The framework for the enforcement of compliance with the requirement of the NIN was first developed in 2015. The framework was reviewed by the NIMC in 2017, culminating in the release of the Mandatory Use of the National Identity Number Regulations, 2017 (the “NIN Mandatory Use Regulations”), published in the official gazette of the Federal Republic of Nigeria (Government Notice No. 123, Vol. 104, No. 121, Lagos, 13th November, 2017).
As provided in Section 4(1) of the NIN Mandatory Use Regulations, the NIMC is required to ensure strict compliance with the NIN requirement under the NIMC Act, NIN Mandatory Use Regulations and other regulations made pursuant to the NIMC Act, as well as Nigeria Biometrics Standards Regulations, 2017.
In this regard, the NIMC issued a public notice specifying January 1, 2019, as the FGN-approved commencement date for the enforcement of the NIN Mandatory Use Regulations and the consequent application of appropriate sanctions and penalties for non-compliance. Consequently, all registrable persons are required to provide their NIN to be able to carry out the above-listed transactions (and any other transactions that the NIMC may determine by regulation) as from the stated date.
In accordance with the provisions of Sections 6 and 7 of the NIN Mandatory Use Regulations, the NIMC in exercise of its regulatory and enforcement powers, may:
Upon giving written notice of not less than 24 hours, have the right to conduct an audit on the state of affairs and operations of transactions or services carried out by applicable persons and entities;
Demand payment of a penalty as provided in the NIMC Act; and
Request the assistance of any law enforcement agency to enforce compliance with any directives issued under the NIN Mandatory Use Regulations.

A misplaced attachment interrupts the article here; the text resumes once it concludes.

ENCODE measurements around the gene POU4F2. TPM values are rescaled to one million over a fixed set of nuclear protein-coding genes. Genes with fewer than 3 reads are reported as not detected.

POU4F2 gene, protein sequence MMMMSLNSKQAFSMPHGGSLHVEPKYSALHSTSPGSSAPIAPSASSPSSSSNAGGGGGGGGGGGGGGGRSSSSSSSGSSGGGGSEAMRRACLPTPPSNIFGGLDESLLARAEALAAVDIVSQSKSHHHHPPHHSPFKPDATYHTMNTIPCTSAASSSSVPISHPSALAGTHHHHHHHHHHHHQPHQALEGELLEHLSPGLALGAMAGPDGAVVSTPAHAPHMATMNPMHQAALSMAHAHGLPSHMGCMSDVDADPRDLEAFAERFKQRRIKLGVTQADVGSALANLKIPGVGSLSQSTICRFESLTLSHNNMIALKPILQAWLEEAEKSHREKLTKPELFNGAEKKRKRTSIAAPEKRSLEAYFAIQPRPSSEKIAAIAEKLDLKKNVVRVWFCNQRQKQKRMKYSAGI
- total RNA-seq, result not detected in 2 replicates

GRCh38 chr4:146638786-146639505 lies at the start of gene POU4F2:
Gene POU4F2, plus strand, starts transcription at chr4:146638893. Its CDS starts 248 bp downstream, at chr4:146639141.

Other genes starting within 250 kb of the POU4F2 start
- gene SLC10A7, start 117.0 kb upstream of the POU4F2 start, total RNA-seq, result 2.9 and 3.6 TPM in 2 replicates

Furthermore, the NIMC is empowered to impose administrative fines and sanctions, in addition to the penalties provided in the NIMC Act, on any person or entity who fails to comply with the provisions of the NIN Mandatory Use Regulations and other relevant regulations made pursuant to the NIMC Act.
Pursuant to the objectives of the NIMC Act and the NIN Mandatory Use Regulations, the NIMC has commenced collection of the data and biometric information of registrable persons into the National Identity Database. Upon completion of registration, a transaction slip known as the National Identification Number Slip (“NIN Slip”) is first issued to a registered person pending release of the National Identity Card. The NIN Slip serves as evidence of registration and bears the unique NIN of the registered person.
In a suit instituted in 2018 at the High Court of Anambra State of Nigeria (SUIT NO: 0/103/2018), the validity of the NIN Slip as a means of identification was tested. The plaintiff in the suit, a mobile telephone subscriber, had tendered her NIN Slip as a means of identification to the defendant, a mobile telecom operator in Nigeria, for the purposes of SIM-Swap/SIM replacement. The NIN Slip was rejected by the defendant on the ground that it is not a valid means of identification. Aggrieved by this decision, the plaintiff filed the suit and prayed the court to determine the issue of “whether in view of the extant laws/regulations the NIN Slip is a valid and sufficient means of identification in Nigeria for the purposes of transactions including SIM-Swap or replacement?”In its response, the defendant contended that the NIN Slip is not a valid means of identification in Nigeria, having regards to relevant laws and regulations. In particular, it was argued that a subscriber is required to submit a “valid photo identification” for SIM replacement, as provided under the Nigerian Communications Commission’s Guidelines on SIM Replacement (“NCC Guidelines”) and that the NIN Slip is not included in the interpretation of “photo identification” in the NCC Guidelines.